Bardem skipped the BAFTAs this weekend to attend the Goyas, Spain’s Oscars. It was a smart move. He’s not likely to get any international exposure from the Goyas the way he might have by attending the BAFTAs, but he was all smiles on the red carpet, and the loyalty is definitely charming: the Goyas have been very good to him over the years. He won his fifth Goya that very night  "I dedicate it to my wife and son for awakening my heart and smile everyday," he said while accepting the trophy.




Even if Bardem weren’t experiencing such applause for Biutiful, he’d have plenty to celebrate: he's an Oscar-winning actor and first-time father, with a gorgeous, Oscar-winning wife. [Trivia alert: though there’s a few other Oscar-winning couples out there, actor/actress marriages in which both spouses have Oscars are very rare. It’s only Bardem and Penélope Cruz and Michael Douglas and Catherine Zeta-Jones at the moment.]


Nicole Kidman, who also has a newborn at home, was similarly beaming this weekend. She wasn’t really out campaigning, either. Instead, she was the supportive spouse attending her husband Keith Urban’s big night, the Grammys. A televised cutaway to the actress dancing and singing along to Katy Perry’s performance of “Teenage Dream,” before she realized the camera was on her, was an immediate Internet hit.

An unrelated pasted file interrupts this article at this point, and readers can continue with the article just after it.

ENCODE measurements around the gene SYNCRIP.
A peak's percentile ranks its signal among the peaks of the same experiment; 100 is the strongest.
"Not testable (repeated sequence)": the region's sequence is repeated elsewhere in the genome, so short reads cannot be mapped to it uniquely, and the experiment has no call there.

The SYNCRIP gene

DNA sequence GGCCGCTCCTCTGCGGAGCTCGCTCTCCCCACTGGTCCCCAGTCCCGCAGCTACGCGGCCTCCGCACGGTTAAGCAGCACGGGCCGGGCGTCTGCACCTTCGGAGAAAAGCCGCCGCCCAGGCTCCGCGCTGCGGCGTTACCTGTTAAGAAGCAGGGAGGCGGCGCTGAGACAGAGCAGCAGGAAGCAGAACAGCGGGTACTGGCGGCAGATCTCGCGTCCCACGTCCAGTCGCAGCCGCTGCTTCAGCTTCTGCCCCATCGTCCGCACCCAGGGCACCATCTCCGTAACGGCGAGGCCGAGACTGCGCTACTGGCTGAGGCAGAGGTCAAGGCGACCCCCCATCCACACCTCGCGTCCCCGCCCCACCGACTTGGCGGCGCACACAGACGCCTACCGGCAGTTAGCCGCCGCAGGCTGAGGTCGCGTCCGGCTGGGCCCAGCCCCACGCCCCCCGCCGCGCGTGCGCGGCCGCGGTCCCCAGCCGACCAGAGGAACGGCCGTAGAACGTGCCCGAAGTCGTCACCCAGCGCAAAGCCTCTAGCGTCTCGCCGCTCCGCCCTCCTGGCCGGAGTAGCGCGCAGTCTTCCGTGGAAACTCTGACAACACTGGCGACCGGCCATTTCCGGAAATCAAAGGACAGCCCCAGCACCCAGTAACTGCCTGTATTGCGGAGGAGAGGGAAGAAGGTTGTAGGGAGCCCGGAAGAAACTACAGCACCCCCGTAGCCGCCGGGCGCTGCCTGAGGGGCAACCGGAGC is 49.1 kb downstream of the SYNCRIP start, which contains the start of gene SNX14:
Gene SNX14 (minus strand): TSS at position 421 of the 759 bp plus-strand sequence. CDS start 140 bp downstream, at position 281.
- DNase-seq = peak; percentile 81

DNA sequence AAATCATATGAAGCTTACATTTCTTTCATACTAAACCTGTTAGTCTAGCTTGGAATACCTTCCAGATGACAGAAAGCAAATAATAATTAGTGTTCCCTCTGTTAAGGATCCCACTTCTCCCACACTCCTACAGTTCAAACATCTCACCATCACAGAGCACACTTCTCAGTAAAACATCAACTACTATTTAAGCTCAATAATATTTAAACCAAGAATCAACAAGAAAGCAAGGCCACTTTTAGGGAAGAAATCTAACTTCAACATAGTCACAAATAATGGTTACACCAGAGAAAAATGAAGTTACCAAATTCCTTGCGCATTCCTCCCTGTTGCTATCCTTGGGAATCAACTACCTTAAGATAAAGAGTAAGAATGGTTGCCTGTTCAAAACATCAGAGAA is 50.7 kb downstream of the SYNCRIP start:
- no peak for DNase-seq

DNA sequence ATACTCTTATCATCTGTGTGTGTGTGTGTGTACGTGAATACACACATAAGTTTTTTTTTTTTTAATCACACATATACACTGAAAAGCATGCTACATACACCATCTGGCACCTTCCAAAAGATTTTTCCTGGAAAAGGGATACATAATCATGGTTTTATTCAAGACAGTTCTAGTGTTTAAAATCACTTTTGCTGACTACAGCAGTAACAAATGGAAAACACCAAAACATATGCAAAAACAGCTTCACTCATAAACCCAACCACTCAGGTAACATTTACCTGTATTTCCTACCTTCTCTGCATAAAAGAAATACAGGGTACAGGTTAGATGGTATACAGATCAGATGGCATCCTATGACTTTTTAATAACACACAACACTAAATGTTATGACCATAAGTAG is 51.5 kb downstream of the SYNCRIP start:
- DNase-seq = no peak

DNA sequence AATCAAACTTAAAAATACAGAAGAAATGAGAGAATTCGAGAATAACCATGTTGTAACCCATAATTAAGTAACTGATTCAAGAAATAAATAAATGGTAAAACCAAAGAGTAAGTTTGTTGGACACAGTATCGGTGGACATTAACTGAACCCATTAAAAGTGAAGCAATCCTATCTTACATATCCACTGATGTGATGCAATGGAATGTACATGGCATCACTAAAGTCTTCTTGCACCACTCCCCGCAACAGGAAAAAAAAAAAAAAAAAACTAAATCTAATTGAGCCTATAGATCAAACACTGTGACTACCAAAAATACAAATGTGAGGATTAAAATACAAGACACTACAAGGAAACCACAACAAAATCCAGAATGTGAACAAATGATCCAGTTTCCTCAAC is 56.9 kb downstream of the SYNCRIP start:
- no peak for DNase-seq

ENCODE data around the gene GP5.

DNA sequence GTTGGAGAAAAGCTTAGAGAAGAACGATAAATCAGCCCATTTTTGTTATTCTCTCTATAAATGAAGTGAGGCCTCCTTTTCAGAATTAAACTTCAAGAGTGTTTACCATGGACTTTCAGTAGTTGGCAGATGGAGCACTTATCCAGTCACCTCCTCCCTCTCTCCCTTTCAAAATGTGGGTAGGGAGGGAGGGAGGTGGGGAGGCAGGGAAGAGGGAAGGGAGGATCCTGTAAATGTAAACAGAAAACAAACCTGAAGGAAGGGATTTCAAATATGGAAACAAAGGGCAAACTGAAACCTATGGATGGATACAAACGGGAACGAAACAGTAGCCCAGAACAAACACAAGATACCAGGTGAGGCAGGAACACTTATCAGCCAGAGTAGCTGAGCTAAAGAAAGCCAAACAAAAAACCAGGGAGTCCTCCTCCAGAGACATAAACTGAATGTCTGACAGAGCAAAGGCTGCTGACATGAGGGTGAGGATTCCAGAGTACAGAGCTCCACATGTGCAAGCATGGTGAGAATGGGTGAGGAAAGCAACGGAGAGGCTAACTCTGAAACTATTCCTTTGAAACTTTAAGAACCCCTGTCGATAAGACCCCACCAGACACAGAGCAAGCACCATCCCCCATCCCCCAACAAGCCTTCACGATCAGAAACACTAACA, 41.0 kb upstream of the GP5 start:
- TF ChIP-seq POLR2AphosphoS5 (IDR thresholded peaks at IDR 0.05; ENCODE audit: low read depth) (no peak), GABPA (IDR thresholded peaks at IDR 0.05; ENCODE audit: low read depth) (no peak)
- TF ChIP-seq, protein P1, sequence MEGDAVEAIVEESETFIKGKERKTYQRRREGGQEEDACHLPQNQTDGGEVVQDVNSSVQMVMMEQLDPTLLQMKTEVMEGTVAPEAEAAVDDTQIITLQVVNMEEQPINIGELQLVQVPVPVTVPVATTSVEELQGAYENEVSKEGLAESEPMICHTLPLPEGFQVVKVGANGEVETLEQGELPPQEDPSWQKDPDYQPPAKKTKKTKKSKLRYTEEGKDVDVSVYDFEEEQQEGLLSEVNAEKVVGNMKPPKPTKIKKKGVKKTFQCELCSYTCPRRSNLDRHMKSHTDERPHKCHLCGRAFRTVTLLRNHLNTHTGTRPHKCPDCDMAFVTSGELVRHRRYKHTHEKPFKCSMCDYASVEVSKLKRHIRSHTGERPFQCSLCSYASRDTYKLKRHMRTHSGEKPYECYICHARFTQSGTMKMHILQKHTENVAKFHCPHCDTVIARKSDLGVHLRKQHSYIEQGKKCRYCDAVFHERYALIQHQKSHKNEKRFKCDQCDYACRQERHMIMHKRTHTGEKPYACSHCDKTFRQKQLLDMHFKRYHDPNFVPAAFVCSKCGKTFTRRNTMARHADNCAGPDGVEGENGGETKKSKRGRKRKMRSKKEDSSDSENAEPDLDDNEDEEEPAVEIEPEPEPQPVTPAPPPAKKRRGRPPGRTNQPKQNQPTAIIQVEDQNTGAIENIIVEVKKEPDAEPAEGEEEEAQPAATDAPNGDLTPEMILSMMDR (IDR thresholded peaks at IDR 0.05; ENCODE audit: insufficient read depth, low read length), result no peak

“You make me feel, like I’m living a teen-age dream ”




The Twitterverse was in love.


Whether or not it’s accurate, the actress has often been deemed “chilly” and has been the subject of strangely vicious press and public response over the past few years. But the public has always been fickle with the biggest celebrities. Our collective adoration is cyclical: we build stars up, tear them back down, and pretend we loved them all along once it’s time for a “comeback.” Where people once saw a frosty Serious Actress, they were suddenly seeing a relaxed, warm, funny celebrity wife who likes to rock out to hit music. (She was also seen dancing during Mick Jagger’s performance.) On the red carpet, she’s projecting quite a lot of good cheer as well.


Perhaps, when you’re freed from dreams of winning, it’s easy to soak it all in and experience awards season as icing on their already delicious cake. Any actor with an Oscar nomination really ought to be dancing and singing—whether they win or lose.


They should feel like they’re living an act-ors dream.


Nathaniel Rogers blogs on The Film Experience. He is also a bit of an Oscar savant.


More in Tribeca's 2011 Oscar watch:
Oscar's Hit Parade
Oscar 2010: The Final Lap
Oscar Talking Points
The Winner's Speech
Wizards of Oscars
Ballots Are Out and the Heat Is On
Is Oscar Age-ist Re: Best Actress
12 Hungry Films; Only Room for 10
The Spirits vs. The Oscars
Too Many Screeners, Not Enough Turkey
Awards Season Begins

2010 Oscar Doc Shortlist: 15 Films